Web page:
SO much for the elimination strategy. Back in June, Nicola Sturgeon adapted her Covid rhetoric to echo Jacinda Ardern's in New Zealand. We can rid Scotland of coronavirus, she said, with track and trace and Scottish self-discipline. “Total elimination” could be only weeks away.

The First Minister's scientific adviser, Professor Devi Sridhar of Edinburgh University, said that Scotland was on the way to defeating the hydra-headed virus. Elimination could be a done deal, she suggested, had it not been for Scotland being inconveniently attached to a certain Conservative-led nation which shall be nameless.

READ MORE: Nicola Sturgeon announces 'tough' new coronavirus restrictions in Scotland

The New Scientist agreed, announcing in a headline that: “Scotland would be Covid-free if it weren't for England”. Nicola Sturgeon ruled out closing the border but said quarantine measures might have to be imposed on cross-border travellers. Masked nationalists in hazmat suits hiked to Berwick to shout at vehicles with English number plates.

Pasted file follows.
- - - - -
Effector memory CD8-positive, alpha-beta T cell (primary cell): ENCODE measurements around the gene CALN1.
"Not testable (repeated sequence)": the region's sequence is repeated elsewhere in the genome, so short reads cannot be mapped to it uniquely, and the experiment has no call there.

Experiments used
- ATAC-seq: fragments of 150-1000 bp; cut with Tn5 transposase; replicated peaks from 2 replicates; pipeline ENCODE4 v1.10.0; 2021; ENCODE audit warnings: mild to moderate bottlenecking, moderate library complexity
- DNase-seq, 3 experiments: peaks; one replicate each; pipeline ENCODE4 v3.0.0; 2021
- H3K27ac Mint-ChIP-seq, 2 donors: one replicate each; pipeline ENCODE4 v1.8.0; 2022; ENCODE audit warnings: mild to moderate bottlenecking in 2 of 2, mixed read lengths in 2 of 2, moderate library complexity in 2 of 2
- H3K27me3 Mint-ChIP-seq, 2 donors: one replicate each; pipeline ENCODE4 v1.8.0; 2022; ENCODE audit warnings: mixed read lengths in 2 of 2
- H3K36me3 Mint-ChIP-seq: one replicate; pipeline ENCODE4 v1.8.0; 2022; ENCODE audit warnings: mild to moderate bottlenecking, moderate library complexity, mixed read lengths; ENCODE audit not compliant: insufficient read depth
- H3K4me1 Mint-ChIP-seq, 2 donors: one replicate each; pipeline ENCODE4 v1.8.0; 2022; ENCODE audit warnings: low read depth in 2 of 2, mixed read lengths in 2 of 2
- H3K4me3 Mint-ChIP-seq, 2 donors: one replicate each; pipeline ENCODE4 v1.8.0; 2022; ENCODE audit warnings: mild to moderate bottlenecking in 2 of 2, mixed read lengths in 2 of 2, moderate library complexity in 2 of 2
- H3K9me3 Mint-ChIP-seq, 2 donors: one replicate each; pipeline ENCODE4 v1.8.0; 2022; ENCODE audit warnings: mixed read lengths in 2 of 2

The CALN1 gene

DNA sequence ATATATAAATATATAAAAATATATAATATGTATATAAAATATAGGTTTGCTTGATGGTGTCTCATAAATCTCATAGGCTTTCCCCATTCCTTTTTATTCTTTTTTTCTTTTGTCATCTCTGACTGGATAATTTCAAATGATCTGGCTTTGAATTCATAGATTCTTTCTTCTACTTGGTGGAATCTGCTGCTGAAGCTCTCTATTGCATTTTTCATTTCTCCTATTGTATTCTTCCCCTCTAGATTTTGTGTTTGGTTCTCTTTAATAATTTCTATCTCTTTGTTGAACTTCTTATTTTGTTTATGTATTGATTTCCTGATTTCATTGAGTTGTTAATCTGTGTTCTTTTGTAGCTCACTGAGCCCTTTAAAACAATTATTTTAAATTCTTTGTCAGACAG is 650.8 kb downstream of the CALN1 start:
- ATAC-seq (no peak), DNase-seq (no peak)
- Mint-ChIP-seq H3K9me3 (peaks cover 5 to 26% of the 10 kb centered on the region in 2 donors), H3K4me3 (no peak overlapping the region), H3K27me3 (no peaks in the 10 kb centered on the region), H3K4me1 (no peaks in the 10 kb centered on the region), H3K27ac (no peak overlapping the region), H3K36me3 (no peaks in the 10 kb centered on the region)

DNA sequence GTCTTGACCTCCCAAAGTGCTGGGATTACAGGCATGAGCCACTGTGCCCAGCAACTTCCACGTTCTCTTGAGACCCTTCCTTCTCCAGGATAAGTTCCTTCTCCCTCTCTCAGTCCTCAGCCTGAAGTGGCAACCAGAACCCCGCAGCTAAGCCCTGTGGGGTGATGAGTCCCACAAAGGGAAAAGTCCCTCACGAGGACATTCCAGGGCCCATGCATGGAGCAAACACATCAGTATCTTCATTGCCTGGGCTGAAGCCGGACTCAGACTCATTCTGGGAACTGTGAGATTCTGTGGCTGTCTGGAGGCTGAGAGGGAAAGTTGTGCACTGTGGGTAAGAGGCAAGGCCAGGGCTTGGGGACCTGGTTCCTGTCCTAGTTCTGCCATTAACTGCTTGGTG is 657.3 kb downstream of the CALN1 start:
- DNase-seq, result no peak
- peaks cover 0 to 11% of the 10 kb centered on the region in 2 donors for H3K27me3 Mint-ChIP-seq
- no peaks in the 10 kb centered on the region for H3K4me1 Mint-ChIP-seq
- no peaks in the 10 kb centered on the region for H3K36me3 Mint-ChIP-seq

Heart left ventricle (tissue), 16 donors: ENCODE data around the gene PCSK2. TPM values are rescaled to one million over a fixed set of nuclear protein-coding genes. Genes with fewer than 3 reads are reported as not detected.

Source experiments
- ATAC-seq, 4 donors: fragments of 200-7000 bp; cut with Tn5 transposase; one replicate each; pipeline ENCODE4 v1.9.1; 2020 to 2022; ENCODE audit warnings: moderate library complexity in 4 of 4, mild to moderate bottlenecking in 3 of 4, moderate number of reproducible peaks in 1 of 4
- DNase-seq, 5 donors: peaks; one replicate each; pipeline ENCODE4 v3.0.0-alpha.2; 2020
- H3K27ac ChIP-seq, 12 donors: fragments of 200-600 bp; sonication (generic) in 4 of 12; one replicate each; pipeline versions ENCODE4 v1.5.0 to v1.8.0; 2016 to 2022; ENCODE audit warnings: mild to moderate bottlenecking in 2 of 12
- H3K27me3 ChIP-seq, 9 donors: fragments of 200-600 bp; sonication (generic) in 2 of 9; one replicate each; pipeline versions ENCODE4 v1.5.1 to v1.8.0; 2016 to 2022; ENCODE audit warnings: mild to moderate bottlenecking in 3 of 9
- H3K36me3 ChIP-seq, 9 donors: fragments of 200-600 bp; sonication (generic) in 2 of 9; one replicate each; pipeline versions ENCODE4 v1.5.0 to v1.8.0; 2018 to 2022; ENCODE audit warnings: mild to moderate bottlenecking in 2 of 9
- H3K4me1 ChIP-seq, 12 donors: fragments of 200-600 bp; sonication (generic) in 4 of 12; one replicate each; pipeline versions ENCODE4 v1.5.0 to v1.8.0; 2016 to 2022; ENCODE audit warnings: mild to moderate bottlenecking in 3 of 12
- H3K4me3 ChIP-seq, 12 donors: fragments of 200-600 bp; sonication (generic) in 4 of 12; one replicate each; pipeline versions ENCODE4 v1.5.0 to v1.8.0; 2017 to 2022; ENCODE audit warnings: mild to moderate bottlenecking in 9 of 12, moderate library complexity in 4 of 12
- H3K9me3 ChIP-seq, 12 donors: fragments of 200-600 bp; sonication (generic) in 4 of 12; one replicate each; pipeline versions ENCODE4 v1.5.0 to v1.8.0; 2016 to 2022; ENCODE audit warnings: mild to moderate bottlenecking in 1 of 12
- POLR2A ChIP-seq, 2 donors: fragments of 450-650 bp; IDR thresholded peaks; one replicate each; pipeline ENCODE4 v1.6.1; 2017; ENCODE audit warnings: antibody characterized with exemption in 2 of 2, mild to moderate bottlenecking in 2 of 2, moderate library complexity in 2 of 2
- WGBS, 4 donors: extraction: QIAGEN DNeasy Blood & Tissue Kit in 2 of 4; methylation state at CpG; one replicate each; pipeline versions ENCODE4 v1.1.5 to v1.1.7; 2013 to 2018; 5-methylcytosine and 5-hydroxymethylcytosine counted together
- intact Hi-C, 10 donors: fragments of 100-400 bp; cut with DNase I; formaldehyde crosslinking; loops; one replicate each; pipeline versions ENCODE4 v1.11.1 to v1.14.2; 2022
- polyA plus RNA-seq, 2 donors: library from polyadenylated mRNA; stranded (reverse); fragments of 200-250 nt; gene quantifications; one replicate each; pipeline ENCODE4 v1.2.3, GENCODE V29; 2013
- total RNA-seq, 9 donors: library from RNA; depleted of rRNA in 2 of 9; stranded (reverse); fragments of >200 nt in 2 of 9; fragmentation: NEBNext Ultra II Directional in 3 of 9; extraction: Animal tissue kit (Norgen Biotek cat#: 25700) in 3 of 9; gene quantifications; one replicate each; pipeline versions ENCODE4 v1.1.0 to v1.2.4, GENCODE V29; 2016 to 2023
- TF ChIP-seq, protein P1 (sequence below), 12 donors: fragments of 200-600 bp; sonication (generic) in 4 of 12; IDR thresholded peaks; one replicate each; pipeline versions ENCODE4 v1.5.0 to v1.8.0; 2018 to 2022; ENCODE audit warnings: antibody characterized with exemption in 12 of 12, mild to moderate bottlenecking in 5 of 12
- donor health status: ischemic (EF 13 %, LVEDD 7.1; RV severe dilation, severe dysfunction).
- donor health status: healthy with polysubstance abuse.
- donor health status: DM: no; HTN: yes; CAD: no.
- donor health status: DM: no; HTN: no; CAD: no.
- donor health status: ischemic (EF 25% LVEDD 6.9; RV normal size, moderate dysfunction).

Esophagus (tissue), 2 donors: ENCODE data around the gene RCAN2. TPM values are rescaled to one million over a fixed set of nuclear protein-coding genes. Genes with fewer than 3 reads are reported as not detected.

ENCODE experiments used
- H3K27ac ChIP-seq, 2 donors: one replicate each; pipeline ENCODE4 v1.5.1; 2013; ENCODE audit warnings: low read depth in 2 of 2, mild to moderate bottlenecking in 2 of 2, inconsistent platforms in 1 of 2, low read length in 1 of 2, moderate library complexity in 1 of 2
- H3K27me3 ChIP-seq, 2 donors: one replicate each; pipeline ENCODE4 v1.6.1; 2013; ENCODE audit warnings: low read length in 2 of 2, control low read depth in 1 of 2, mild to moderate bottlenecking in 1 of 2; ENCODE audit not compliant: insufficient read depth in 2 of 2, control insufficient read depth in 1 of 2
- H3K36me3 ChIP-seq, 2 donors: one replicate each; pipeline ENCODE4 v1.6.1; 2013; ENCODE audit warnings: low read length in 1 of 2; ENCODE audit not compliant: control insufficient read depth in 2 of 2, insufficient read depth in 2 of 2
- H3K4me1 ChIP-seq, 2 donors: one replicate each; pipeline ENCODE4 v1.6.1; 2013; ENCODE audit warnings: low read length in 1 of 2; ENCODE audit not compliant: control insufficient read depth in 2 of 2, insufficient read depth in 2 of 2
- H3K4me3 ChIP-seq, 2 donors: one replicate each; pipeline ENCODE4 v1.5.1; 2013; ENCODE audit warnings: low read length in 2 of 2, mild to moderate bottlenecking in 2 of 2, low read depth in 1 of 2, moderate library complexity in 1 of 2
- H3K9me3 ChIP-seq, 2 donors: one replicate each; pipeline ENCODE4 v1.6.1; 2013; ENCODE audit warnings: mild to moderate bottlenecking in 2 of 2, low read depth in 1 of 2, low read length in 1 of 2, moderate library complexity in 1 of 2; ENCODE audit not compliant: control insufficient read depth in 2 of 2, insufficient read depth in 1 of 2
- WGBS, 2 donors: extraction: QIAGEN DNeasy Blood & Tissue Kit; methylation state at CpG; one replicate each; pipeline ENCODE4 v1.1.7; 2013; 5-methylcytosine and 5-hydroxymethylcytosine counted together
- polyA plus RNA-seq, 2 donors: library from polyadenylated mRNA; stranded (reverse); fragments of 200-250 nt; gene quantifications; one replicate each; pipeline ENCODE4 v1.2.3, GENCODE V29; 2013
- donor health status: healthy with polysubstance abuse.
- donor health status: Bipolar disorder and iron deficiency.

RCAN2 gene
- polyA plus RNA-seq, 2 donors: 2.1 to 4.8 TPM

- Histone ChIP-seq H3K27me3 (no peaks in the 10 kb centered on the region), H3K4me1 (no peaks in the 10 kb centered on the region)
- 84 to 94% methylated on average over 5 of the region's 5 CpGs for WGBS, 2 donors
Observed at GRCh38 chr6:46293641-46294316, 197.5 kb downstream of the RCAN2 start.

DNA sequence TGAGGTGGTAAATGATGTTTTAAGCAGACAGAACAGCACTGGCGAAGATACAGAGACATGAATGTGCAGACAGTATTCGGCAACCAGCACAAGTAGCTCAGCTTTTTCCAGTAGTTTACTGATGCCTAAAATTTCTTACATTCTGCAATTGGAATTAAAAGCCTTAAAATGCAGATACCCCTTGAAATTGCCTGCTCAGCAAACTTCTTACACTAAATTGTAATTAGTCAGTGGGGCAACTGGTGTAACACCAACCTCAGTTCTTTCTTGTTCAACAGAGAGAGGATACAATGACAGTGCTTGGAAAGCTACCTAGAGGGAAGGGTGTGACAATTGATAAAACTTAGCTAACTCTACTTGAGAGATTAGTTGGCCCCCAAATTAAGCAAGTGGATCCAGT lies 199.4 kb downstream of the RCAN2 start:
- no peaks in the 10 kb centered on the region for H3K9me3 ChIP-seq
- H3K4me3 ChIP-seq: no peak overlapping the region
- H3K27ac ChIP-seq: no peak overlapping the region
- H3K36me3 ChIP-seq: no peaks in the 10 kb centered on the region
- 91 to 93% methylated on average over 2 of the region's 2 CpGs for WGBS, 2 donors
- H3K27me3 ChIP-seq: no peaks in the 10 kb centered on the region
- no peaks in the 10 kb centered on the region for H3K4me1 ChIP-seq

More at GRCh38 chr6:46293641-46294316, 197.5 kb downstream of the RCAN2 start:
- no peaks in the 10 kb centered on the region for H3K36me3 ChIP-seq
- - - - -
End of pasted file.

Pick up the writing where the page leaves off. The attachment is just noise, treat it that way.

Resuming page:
That all seems a long time ago. We're back at defcon 4 and the epidemic is supposedly spreading again like wildfire in Scotland. The R number is as high as England's. We're back the same 4-nation Covid boat, without any Caledonian lifeboat.

Yesterday, Nicola Sturgeon announced a list of lockdown-lite measures that are stiffer than in England. Work from home is here to stay. Don't expect to visit your friends and relatives this Christmas because household visits are now banned across Scotland. It's looking like a six-month sentence, not a short sharp shock. Though Scots with long memories will feel a sense of nostalgia at pubs and restaurants closing at 10 pm. One suspects that “lock in” may rapidly follow “lockdown” as was the case back in the day.

The objective is “suppression”. The two Gentlemen of Corona, Sir Patrick Vallance and professor Chris Whitty, had gone full shock and awe on Monday warning of 50,000 new Covid cases a day by mid-October. This was met with scepticism from scientists not on the UK government's advisory panel, but we have become inured to the sight of epidemiologists disagreeing.